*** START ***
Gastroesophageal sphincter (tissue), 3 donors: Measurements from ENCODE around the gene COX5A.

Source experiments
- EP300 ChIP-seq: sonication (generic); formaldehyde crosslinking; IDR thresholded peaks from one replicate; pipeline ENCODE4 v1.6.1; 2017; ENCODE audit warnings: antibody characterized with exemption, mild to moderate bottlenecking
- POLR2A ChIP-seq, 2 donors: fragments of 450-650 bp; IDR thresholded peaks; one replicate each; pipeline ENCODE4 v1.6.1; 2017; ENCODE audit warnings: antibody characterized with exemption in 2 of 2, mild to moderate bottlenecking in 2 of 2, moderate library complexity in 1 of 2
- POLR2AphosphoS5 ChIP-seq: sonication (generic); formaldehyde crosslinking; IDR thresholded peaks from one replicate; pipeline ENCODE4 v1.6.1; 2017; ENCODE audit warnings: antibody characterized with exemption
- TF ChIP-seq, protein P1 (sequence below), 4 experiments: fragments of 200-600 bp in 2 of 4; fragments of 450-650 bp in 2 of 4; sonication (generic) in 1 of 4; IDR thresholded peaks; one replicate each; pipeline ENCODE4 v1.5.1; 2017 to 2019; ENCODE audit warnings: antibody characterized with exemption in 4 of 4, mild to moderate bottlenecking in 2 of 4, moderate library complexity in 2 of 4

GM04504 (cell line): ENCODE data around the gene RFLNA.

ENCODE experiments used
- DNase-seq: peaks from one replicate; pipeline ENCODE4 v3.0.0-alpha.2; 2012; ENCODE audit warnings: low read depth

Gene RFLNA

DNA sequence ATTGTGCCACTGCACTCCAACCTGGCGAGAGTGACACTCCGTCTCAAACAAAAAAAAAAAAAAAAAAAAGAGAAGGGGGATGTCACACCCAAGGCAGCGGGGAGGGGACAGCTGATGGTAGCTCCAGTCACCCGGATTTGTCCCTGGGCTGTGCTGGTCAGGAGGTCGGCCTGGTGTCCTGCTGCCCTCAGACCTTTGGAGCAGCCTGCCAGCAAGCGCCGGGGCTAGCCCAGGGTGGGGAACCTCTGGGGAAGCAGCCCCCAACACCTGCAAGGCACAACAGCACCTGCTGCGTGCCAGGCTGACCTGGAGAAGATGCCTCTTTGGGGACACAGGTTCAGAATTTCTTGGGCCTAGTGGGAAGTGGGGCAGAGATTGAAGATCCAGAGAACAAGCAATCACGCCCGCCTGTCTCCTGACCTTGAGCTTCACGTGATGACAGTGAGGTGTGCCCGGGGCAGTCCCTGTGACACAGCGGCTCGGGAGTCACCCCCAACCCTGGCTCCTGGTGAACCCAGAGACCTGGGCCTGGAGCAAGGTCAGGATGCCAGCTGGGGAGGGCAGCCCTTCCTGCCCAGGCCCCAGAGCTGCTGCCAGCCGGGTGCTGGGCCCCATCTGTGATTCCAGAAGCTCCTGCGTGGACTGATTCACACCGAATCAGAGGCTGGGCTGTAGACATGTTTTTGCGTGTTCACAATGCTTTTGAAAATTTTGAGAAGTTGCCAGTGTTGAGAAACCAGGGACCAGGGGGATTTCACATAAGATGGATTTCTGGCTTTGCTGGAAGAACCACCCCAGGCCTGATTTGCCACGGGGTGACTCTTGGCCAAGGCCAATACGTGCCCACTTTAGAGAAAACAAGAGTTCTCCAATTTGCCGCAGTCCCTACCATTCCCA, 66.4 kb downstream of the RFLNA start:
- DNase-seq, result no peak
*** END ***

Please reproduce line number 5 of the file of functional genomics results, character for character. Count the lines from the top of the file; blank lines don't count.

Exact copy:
- POLR2AphosphoS5 ChIP-seq: sonication (generic); formaldehyde crosslinking; IDR thresholded peaks from one replicate; pipeline ENCODE4 v1.6.1; 2017; ENCODE audit warnings: antibody characterized with exemption